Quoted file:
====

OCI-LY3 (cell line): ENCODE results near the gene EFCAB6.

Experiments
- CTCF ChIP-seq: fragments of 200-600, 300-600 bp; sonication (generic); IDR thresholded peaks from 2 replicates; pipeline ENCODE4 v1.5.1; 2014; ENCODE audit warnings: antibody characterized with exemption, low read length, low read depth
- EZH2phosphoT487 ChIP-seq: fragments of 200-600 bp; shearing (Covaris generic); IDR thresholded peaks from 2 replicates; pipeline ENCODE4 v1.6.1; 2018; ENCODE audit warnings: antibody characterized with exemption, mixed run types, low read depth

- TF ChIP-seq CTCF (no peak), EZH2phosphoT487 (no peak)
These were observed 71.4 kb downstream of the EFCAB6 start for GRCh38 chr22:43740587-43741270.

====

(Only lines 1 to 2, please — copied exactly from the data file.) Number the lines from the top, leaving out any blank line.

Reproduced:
OCI-LY3 (cell line): ENCODE results near the gene EFCAB6.

Experiments